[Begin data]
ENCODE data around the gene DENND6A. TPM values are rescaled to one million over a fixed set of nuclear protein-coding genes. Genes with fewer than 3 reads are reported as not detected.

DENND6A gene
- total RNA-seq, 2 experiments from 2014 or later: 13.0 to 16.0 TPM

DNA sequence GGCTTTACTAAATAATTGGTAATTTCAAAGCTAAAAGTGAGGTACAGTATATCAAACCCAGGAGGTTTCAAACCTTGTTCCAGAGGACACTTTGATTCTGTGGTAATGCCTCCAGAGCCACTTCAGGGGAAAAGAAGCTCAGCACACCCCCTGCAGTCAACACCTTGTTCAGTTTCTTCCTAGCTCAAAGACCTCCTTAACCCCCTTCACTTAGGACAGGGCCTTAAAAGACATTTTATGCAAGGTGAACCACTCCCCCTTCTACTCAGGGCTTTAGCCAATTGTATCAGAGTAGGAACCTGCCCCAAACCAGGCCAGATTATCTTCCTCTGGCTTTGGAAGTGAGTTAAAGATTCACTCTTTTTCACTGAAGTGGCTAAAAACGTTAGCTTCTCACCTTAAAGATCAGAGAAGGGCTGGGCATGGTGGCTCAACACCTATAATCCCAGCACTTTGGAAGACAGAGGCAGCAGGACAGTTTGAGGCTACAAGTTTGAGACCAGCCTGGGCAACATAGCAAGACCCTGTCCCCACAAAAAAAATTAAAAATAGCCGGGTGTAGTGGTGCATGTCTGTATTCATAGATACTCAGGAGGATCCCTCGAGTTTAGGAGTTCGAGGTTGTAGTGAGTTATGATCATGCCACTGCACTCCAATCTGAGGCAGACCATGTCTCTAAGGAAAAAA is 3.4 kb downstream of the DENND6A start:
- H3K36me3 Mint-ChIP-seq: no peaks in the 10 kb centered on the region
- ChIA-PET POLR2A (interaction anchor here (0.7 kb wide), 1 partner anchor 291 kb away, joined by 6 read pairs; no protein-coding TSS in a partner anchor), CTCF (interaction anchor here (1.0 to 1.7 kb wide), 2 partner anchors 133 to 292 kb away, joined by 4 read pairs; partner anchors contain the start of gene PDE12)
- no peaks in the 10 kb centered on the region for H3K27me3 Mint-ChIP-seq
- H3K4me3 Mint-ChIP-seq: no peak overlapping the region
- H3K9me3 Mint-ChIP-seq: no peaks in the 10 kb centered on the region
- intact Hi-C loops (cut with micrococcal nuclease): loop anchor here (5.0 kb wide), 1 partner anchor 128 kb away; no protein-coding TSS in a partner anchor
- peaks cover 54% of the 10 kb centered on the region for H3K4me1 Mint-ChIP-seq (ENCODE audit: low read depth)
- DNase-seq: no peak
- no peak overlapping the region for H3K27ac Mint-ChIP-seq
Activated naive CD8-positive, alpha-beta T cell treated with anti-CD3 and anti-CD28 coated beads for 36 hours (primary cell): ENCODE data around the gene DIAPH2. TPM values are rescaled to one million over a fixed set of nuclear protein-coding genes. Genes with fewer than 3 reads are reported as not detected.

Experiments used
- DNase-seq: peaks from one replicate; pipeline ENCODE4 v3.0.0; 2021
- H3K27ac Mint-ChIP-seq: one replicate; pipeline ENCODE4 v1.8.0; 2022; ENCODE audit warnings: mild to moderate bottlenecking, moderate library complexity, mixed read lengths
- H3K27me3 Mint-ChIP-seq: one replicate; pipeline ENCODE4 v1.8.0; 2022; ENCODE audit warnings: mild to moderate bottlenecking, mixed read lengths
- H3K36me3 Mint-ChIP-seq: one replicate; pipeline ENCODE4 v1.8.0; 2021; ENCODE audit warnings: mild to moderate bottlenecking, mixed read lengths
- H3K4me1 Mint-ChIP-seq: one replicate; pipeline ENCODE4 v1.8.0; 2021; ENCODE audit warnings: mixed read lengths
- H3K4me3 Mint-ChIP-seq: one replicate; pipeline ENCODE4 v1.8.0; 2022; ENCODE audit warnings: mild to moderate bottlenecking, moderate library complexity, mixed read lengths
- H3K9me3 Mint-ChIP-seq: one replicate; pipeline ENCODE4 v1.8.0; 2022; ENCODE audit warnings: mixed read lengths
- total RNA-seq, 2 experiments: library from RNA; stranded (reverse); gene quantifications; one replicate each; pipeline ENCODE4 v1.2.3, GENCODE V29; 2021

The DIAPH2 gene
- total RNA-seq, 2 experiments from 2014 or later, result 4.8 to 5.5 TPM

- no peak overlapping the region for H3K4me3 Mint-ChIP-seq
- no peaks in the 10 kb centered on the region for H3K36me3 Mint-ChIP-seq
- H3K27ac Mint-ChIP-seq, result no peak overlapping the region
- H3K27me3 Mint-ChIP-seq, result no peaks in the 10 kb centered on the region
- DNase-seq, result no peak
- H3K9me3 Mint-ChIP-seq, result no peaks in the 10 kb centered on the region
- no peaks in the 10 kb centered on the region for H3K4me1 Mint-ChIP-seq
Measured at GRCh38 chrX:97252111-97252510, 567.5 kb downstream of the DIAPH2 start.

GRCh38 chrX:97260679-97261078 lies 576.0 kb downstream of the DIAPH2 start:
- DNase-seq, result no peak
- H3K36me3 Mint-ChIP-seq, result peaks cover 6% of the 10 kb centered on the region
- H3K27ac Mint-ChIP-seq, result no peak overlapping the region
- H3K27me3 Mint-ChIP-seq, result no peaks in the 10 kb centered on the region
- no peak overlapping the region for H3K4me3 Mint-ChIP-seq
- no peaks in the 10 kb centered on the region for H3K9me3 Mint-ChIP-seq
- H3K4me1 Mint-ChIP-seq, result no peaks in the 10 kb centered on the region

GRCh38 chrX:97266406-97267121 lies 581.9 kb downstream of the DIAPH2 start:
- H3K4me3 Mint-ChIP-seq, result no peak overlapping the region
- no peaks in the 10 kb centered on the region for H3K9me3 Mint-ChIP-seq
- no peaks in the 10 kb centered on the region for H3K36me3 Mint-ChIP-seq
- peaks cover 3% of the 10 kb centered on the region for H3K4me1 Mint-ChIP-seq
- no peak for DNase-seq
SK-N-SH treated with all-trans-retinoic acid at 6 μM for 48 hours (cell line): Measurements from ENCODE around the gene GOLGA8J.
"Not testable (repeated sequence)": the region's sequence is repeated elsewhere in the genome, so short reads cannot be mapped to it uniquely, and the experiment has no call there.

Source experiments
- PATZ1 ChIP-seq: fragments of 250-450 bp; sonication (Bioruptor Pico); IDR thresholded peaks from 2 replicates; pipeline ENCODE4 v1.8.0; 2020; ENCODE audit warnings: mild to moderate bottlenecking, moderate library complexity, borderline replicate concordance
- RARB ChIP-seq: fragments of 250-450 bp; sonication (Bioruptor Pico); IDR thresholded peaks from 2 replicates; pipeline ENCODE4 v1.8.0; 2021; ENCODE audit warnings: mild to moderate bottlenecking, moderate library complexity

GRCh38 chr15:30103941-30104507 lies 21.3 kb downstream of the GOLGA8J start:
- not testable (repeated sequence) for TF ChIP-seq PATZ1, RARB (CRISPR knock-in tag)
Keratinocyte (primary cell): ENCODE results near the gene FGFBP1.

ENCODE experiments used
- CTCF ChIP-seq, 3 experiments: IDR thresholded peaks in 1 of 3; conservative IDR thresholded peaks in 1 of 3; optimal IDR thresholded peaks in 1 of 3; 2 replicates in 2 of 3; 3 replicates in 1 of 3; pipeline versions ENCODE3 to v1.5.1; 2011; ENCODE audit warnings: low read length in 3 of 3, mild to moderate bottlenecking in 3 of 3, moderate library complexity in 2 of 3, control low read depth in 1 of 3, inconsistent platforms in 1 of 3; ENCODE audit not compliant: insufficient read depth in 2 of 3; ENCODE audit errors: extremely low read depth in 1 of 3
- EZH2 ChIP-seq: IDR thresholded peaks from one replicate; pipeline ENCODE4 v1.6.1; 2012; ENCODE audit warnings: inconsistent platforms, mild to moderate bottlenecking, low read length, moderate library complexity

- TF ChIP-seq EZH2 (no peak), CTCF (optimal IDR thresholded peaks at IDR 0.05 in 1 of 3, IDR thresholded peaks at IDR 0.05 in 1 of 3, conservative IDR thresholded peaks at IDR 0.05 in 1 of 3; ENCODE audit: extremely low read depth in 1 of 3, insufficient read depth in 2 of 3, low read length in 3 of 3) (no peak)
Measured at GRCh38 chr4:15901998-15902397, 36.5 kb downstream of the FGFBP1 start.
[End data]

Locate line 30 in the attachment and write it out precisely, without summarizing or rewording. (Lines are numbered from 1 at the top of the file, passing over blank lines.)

- DNase-seq, result no peak